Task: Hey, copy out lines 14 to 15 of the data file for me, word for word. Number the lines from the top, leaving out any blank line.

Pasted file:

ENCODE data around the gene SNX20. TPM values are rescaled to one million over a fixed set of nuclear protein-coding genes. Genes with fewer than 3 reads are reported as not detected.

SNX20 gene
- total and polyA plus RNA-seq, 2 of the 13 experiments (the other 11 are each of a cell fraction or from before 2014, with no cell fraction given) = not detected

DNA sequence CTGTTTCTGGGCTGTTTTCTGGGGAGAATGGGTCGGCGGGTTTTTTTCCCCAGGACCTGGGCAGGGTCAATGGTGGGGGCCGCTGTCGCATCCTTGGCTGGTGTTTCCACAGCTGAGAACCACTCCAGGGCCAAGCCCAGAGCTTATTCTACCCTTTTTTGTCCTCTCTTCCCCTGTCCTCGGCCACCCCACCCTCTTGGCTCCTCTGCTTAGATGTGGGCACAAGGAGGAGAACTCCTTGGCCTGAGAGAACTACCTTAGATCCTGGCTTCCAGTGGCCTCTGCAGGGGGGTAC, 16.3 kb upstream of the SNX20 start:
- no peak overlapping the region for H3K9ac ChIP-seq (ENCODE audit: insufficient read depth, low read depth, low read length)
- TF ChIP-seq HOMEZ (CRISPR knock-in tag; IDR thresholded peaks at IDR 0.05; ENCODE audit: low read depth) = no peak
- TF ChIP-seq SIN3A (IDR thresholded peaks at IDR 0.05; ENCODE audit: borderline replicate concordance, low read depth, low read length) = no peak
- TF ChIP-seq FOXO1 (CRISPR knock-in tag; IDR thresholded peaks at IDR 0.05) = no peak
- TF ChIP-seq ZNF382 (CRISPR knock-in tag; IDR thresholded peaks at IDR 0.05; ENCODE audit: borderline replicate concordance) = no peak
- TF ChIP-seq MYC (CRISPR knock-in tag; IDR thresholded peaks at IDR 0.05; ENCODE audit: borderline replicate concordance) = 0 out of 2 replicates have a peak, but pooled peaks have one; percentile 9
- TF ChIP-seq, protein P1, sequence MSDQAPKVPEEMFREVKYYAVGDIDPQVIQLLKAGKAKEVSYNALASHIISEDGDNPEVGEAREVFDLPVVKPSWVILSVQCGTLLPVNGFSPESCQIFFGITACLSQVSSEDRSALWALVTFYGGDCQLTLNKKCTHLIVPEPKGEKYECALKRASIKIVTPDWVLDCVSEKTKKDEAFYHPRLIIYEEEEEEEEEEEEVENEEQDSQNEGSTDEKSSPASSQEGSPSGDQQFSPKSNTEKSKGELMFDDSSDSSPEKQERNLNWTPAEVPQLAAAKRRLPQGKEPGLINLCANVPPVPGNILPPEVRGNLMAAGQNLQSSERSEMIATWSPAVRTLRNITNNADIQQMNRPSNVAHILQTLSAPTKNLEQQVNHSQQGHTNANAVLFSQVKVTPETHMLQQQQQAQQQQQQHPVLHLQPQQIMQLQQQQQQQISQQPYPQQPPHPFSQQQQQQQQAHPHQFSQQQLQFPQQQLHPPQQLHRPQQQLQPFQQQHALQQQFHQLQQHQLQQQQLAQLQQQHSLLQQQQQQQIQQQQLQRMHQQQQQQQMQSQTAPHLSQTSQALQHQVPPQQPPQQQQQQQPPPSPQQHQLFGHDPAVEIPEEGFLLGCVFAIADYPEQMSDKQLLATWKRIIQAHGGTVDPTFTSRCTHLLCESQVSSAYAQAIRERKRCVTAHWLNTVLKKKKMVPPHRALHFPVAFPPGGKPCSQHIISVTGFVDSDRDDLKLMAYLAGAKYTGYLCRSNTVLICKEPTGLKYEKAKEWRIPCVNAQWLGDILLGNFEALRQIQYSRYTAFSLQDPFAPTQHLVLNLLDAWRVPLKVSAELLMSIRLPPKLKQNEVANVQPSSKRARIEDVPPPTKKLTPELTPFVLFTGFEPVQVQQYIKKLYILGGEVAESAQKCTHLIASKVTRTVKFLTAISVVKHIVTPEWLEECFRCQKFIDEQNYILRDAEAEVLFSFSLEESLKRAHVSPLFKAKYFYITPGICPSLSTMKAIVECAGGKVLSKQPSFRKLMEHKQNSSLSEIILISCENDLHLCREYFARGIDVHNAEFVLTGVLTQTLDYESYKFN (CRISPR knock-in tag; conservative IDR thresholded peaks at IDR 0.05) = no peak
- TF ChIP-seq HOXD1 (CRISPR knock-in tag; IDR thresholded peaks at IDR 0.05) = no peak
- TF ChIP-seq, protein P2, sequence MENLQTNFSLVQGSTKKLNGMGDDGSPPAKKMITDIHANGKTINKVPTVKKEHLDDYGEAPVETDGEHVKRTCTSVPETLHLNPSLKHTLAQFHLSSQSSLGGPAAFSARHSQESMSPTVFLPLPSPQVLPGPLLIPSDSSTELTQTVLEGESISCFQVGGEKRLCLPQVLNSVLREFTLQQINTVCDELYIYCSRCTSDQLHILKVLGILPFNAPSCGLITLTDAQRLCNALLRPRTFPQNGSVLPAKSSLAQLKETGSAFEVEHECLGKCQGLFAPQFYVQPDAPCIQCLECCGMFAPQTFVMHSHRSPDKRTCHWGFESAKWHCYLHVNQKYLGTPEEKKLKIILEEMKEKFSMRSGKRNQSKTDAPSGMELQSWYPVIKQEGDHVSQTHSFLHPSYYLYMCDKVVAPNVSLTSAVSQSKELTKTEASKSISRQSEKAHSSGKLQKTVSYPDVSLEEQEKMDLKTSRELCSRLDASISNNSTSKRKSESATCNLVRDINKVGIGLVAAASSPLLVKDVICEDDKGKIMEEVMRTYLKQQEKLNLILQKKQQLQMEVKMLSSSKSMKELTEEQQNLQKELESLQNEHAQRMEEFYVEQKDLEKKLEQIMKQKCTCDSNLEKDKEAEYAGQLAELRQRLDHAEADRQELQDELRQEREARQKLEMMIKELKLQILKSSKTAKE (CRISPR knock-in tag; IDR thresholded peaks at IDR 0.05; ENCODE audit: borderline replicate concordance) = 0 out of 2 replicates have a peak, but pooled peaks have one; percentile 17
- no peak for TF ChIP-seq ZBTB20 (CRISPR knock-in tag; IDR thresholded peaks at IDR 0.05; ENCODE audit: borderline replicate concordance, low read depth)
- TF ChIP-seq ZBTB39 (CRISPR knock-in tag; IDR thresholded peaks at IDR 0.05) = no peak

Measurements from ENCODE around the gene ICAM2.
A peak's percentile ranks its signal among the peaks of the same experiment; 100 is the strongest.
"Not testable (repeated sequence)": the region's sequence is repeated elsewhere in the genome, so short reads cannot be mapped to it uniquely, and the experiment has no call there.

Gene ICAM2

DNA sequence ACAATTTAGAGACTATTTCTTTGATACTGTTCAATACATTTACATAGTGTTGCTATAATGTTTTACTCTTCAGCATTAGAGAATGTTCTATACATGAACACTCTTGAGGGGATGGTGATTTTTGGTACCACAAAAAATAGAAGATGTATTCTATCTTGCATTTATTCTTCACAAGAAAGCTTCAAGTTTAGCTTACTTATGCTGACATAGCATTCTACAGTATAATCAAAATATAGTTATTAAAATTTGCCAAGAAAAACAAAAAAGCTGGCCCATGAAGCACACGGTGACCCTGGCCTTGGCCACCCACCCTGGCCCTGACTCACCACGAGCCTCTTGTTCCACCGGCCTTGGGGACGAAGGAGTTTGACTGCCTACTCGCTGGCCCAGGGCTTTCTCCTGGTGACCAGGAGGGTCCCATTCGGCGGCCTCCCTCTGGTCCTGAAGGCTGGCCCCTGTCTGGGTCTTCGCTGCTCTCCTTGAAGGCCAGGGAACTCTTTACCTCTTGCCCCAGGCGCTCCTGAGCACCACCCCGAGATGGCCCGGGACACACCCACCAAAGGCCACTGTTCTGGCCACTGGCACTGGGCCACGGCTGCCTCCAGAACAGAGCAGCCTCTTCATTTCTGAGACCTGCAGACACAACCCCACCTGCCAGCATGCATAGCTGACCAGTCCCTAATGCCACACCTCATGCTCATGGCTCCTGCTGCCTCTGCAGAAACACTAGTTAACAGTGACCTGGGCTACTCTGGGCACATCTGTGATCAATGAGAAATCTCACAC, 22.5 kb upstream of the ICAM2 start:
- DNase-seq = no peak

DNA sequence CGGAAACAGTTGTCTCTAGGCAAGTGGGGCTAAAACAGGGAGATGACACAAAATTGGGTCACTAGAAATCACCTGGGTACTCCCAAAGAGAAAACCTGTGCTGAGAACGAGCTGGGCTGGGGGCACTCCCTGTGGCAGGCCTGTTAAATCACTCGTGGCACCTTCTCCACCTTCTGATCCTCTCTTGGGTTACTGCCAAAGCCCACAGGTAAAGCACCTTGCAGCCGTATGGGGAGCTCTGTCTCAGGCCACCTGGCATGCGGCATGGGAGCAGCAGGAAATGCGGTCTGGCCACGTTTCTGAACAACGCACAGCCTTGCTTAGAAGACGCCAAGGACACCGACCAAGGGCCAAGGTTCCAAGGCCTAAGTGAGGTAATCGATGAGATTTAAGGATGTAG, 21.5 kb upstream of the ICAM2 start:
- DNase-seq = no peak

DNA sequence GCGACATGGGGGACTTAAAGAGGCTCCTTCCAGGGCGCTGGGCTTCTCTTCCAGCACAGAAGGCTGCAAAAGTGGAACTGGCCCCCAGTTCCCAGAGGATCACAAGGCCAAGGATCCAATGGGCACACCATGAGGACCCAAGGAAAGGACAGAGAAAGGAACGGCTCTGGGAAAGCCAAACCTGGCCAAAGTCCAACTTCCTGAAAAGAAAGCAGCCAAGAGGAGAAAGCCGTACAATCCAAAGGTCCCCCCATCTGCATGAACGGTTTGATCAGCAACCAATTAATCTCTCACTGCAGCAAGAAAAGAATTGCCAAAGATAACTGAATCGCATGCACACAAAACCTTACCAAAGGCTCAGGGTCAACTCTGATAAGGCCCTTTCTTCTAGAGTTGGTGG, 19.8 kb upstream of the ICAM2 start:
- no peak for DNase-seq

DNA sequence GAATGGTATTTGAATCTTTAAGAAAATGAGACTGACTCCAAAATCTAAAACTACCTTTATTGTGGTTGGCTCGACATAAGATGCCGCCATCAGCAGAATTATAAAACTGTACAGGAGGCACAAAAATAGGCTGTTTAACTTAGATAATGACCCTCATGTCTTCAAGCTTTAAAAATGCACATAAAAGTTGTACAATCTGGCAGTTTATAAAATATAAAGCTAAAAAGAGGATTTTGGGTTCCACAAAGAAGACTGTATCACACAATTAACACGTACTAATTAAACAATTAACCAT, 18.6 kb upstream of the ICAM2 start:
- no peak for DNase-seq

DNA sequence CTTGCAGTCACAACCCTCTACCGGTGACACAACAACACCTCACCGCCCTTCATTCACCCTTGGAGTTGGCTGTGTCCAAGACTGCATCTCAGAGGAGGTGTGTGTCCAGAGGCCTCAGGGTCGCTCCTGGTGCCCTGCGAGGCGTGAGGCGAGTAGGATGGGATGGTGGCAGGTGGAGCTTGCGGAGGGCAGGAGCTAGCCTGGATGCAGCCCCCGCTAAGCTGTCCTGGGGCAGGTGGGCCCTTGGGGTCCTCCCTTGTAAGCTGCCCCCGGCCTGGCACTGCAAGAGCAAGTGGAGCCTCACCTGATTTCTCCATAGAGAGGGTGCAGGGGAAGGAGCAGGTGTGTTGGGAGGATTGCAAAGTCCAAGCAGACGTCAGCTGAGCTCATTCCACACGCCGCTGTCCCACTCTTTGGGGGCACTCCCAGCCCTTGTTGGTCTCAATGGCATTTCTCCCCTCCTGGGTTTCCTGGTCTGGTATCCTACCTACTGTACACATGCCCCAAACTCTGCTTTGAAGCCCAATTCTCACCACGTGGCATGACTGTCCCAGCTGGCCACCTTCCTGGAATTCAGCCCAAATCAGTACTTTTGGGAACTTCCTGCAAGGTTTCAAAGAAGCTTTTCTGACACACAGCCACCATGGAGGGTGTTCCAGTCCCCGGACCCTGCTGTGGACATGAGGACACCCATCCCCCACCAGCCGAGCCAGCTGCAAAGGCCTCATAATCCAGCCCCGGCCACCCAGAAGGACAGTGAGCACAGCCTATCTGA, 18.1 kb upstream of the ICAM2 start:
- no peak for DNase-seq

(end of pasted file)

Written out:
- no peak for TF ChIP-seq ZBTB20 (CRISPR knock-in tag; IDR thresholded peaks at IDR 0.05; ENCODE audit: borderline replicate concordance, low read depth)
- TF ChIP-seq ZBTB39 (CRISPR knock-in tag; IDR thresholded peaks at IDR 0.05) = no peak